Scale (In)Variance in a Unified Diffusion Model of Decision Making and Timing

Title:
Scale (In)Variance in a Unified Diffusion Model of Decision Making and Timing
Authors:
Simen, Patrick; Vlasov, Ksenia; Papadakis, Samantha
Abstract:
Weber’s law is the canonical scale-invariance law in psychology: when the intensities of 2 stimuli are scaled by any value k, the just-noticeable-difference between them also scales by k. A diffusion model that approximates a spike-counting process accounts for Weber’s law (Link, 1992), but there exist surprising corollaries of this account that have not yet been described or tested. We show that (a) this spike-counting diffusion model predicts time-scale invariant decision time distributions in perceptual decision making, and time-scale invariant response time (RT) distributions in interval timing; (b) for 2-choice perceptual decisions, the model predicts equal accuracy but faster responding for stimulus pairs with equally scaled-up intensities; (c) the coefficient of variation (CV) of decision times should remain constant across average intensity scales, but should otherwise decrease as a specific function of stimulus discriminability and speed–accuracy trade-off; and (d) for timing tasks, RT CVs should be constant for all durations, and RT skewness should always equal 3 times the CV. We tested these predictions using visual, auditory and vibrotactile decision tasks and visual interval timing tasks in humans. The data conformed closely to the predictions in all modalities. These results support a unified theory of decision making and timing in terms of a common, underlying spike-counting process, compactly represented as a diffusion process. (PsycINFO Database Record (c) 2015 APA, all rights reserved)
Citation:
Simen, Patrick, Ksenia Vlasov, and Samantha Papadakis. 2016. "Scale (In)Variance in a Unified Diffusion Model of Decision Making and Timing." Psychological Review 123(2): 151-181.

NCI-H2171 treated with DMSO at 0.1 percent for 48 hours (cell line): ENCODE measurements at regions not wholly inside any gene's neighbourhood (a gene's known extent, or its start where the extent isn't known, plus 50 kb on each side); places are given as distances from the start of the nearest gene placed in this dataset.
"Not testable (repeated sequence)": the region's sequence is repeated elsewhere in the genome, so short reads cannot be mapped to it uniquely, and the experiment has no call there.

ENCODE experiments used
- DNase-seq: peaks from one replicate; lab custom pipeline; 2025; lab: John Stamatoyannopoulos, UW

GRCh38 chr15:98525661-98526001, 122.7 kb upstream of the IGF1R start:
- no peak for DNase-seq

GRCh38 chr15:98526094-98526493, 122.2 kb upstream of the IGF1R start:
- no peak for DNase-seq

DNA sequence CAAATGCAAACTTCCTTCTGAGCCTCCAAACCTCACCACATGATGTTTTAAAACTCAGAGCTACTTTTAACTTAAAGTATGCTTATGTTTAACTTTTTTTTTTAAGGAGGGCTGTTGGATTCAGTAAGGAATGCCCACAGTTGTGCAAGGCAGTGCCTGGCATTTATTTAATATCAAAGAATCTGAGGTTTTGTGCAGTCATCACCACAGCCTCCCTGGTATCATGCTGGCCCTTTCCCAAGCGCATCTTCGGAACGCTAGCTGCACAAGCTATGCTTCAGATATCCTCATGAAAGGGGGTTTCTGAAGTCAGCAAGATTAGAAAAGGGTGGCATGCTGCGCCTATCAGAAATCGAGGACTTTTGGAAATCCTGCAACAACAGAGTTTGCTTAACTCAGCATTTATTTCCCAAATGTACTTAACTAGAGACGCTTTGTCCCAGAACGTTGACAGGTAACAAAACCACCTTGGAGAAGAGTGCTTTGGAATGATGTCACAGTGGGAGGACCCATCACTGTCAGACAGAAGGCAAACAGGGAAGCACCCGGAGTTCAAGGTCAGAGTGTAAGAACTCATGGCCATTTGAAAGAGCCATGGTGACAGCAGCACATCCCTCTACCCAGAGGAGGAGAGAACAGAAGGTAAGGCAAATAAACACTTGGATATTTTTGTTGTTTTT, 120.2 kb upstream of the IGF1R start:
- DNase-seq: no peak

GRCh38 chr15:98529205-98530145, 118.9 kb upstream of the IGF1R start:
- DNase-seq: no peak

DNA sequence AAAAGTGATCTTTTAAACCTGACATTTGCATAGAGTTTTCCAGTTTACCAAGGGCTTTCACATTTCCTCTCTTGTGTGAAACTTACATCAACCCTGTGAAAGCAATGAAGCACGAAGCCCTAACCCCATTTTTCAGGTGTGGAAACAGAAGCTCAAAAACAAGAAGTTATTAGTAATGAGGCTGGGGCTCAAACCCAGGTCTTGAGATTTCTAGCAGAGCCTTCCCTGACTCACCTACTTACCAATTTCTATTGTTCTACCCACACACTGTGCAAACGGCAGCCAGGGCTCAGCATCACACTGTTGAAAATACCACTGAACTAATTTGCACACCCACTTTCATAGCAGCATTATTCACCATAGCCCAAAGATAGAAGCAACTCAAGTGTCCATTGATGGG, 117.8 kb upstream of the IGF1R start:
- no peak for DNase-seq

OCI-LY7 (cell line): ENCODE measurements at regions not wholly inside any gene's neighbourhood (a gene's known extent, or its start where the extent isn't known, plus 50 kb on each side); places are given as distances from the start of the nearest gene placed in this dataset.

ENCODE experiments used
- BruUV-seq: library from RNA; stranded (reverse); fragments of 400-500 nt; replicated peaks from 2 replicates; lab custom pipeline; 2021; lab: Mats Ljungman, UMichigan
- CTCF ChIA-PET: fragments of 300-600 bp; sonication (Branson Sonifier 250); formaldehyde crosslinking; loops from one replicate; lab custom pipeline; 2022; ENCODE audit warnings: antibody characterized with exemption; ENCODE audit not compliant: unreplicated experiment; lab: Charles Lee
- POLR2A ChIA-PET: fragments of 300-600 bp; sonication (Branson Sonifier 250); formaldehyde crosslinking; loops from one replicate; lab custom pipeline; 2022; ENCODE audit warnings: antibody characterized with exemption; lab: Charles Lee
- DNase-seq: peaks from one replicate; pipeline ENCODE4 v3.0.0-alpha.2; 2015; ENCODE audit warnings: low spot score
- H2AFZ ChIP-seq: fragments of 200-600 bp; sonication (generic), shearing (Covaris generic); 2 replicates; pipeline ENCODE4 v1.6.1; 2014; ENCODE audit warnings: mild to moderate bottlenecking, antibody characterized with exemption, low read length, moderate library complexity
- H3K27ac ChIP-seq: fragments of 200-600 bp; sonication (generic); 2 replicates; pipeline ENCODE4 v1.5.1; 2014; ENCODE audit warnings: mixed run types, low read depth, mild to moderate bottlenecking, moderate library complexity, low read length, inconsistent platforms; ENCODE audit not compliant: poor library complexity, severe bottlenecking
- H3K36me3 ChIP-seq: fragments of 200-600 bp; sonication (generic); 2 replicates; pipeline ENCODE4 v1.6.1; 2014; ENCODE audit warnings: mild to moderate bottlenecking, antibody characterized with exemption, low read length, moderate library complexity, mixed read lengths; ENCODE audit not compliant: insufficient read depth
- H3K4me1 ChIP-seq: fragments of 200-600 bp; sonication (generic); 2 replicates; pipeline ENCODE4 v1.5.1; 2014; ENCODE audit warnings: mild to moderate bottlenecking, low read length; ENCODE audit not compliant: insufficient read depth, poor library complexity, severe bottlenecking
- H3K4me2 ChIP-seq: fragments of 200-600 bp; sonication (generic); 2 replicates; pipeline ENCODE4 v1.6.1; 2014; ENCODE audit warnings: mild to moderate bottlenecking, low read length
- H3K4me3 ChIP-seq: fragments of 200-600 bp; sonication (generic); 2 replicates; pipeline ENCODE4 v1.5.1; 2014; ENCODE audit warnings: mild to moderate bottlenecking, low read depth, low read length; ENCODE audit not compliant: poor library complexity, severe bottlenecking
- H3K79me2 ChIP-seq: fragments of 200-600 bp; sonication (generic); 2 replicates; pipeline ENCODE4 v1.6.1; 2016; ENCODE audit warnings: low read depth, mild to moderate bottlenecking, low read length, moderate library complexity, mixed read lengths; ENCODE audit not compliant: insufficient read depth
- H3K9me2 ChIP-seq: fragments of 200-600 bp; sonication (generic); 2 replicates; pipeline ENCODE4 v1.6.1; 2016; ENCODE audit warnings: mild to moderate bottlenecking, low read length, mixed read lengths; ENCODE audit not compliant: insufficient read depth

Publisher:
US: American Psychological Association
DATE ISSUED:
2016-03
Department:
Neuroscience
Type:
Article
PUBLISHED VERSION:
10.1037/rev0000014
PERMANENT LINK:
http://hdl.handle.net/11282/582385

Full metadata record

DC FieldValue Language
dc.contributor.authorSimen, Patricken
dc.contributor.authorVlasov, Kseniaen
dc.contributor.authorPapadakis, Samanthaen
dc.date.accessioned2015-11-19T12:56:50Zen
dc.date.available2015-11-19T12:56:50Zen
dc.date.issued2016-03en
dc.identifier.citationSimen, Patrick, Ksenia Vlasov, and Samantha Papadakis. 2016. "Scale (In)Variance in a Unified Diffusion Model of Decision Making and Timing." Psychological Review 123(2): 151-181.en
dc.identifier.issn0033-295Xen
dc.identifier.urihttp://hdl.handle.net/11282/582385en
dc.description.abstractWeber’s law is the canonical scale-invariance law in psychology: when the intensities of 2 stimuli are scaled by any value k, the just-noticeable-difference between them also scales by k. A diffusion model that approximates a spike-counting process accounts for Weber’s law (Link, 1992), but there exist surprising corollaries of this account that have not yet been described or tested. We show that (a) this spike-counting diffusion model predicts time-scale invariant decision time distributions in perceptual decision making, and time-scale invariant response time (RT) distributions in interval timing; (b) for 2-choice perceptual decisions, the model predicts equal accuracy but faster responding for stimulus pairs with equally scaled-up intensities; (c) the coefficient of variation (CV) of decision times should remain constant across average intensity scales, but should otherwise decrease as a specific function of stimulus discriminability and speed–accuracy trade-off; and (d) for timing tasks, RT CVs should be constant for all durations, and RT skewness should always equal 3 times the CV. We tested these predictions using visual, auditory and vibrotactile decision tasks and visual interval timing tasks in humans. The data conformed closely to the predictions in all modalities. These results support a unified theory of decision making and timing in terms of a common, underlying spike-counting process, compactly represented as a diffusion process. (PsycINFO Database Record (c) 2015 APA, all rights reserved)en
dc.language.isoen_USen
dc.publisherUS: American Psychological Associationen
dc.identifier.doi10.1037/rev0000014en
dc.subject.departmentNeuroscienceen_US
dc.titleScale (In)Variance in a Unified Diffusion Model of Decision Making and Timingen_US
dc.typeArticleen
dc.identifier.journalPsychological Reviewen
dc.identifier.volume123en_US
dc.identifier.issue2en_US
dc.identifier.startpage151en_US
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